The mental health of British Muslim women
This is an edited version of a panel presentation that I gave to the Muslim Women’s Network (MWN), at their AGM on the 9th May 2014.
In 2009 the CQC conducted a the sixth and last census of the ethnicity of inpatient NHS and independent mental health and learning disability patients. This census revealed that 4% of patients reported themselves as Muslim. This, at the time was just above the representation of the British Muslim population. Additionally, this percentage only takes into account the number of Muslims with Mental Health difficulties in inpatient settings – it does not account for those who are being treated by their GP, or have not reported their poor mental health.
This gives you a flavour of the extent of mental health problems amongst Muslims in the UK.
Whilst I led the Muslim Youth Helpline mental health problems were the leading issue on the helpline, cutting across all other issues. Some 29% of calls related to mental health problems and these ranged from severe and enduring mental illnesses such as psychotic disorders to common mental disorders, like anxiety and depression.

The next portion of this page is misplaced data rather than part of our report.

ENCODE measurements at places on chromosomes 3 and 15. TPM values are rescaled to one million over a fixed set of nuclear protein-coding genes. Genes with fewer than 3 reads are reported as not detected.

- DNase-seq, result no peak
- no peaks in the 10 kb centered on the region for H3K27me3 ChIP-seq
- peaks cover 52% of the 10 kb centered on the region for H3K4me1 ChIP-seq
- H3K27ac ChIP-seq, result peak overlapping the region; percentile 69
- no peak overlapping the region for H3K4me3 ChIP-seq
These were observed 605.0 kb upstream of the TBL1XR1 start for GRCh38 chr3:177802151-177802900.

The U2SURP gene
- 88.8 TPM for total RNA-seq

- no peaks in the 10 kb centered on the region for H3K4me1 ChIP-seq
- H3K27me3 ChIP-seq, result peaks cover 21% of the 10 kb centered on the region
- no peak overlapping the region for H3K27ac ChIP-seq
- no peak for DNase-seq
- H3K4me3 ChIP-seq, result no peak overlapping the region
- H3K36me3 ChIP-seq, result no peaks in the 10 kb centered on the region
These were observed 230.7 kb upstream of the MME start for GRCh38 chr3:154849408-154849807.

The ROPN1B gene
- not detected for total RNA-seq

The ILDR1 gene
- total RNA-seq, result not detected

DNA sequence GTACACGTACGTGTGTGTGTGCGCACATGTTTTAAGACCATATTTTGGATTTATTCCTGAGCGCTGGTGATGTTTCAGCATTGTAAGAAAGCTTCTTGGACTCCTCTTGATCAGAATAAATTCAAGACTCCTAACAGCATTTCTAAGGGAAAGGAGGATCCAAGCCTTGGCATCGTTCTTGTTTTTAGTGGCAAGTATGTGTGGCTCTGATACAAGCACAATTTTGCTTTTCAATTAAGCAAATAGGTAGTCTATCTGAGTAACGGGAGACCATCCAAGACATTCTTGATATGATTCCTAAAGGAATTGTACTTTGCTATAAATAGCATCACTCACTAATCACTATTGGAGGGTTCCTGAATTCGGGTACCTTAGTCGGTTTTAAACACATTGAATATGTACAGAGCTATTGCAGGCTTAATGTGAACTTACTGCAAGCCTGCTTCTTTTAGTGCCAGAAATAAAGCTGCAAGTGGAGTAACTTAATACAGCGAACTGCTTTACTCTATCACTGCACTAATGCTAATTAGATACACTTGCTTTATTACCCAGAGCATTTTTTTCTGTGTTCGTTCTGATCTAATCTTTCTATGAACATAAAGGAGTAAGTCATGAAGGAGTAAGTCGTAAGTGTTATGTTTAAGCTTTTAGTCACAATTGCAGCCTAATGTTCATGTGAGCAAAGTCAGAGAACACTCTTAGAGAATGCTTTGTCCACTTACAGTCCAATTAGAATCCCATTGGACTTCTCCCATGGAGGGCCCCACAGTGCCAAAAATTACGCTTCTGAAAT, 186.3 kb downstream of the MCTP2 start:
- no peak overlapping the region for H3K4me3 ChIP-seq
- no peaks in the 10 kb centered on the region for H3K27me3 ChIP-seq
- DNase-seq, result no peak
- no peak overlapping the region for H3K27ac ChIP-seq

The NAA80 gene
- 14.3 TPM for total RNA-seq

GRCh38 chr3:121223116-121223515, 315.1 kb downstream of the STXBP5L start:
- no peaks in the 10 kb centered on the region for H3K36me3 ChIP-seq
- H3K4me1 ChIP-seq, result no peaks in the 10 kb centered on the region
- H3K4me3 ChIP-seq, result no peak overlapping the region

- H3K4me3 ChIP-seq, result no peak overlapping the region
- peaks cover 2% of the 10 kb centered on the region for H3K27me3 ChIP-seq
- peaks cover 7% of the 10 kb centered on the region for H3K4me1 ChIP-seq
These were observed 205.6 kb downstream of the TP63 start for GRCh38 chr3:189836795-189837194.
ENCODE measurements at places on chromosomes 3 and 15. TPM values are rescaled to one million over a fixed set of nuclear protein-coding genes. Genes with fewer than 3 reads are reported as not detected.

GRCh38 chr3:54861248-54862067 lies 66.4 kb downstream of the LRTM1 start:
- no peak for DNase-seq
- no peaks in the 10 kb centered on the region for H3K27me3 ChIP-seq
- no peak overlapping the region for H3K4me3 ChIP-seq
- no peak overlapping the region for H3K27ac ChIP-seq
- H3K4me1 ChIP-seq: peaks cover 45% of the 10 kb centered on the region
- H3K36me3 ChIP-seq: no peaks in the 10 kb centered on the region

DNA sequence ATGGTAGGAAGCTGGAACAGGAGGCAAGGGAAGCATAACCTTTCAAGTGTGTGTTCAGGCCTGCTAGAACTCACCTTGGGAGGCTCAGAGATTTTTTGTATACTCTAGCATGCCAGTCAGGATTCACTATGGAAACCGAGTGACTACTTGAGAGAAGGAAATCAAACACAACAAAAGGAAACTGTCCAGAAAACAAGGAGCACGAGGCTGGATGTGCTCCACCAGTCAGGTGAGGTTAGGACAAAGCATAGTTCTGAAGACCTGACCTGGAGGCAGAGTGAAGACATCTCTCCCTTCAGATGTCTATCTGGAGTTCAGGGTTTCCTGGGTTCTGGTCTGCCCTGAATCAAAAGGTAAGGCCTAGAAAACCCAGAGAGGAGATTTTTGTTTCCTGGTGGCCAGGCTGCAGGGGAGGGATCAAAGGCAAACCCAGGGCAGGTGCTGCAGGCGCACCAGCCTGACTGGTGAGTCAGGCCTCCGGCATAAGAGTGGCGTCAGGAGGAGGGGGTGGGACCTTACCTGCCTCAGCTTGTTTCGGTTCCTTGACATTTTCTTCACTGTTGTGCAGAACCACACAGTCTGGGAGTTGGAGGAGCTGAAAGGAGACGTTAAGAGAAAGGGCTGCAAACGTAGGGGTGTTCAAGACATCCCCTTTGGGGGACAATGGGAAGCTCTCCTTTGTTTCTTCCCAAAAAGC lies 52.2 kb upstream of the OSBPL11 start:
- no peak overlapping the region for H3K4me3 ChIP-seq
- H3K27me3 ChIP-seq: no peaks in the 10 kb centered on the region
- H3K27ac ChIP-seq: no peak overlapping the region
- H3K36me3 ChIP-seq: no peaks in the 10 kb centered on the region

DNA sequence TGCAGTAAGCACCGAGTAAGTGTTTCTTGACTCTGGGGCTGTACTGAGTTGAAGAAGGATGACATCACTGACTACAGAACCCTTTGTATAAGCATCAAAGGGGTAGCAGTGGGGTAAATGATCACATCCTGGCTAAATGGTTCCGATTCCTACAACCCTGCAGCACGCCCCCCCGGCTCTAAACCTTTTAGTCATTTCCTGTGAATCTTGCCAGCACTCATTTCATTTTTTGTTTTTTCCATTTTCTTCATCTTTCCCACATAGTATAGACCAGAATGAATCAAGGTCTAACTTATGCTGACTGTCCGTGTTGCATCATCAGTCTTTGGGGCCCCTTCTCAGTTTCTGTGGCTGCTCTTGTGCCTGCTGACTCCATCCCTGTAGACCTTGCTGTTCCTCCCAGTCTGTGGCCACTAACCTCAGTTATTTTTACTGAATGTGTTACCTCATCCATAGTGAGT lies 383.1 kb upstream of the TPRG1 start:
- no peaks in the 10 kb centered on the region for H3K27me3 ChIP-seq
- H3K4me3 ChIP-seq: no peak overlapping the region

Globally 1 in 4 of us are likely to suffer with a diagnosable mental health problem during our lifetime, so it is no surprise that British Muslims also suffer with mental health issues. However what I have observed is a concerning trend that British Muslims are becoming increasingly ill with poorer mental health outcomes. If this trend is left unchecked we will see significantly disproportionate numbers of British Muslims within inpatient care. Similarly to the disproportionately high number of Muslim prisoners in the UK.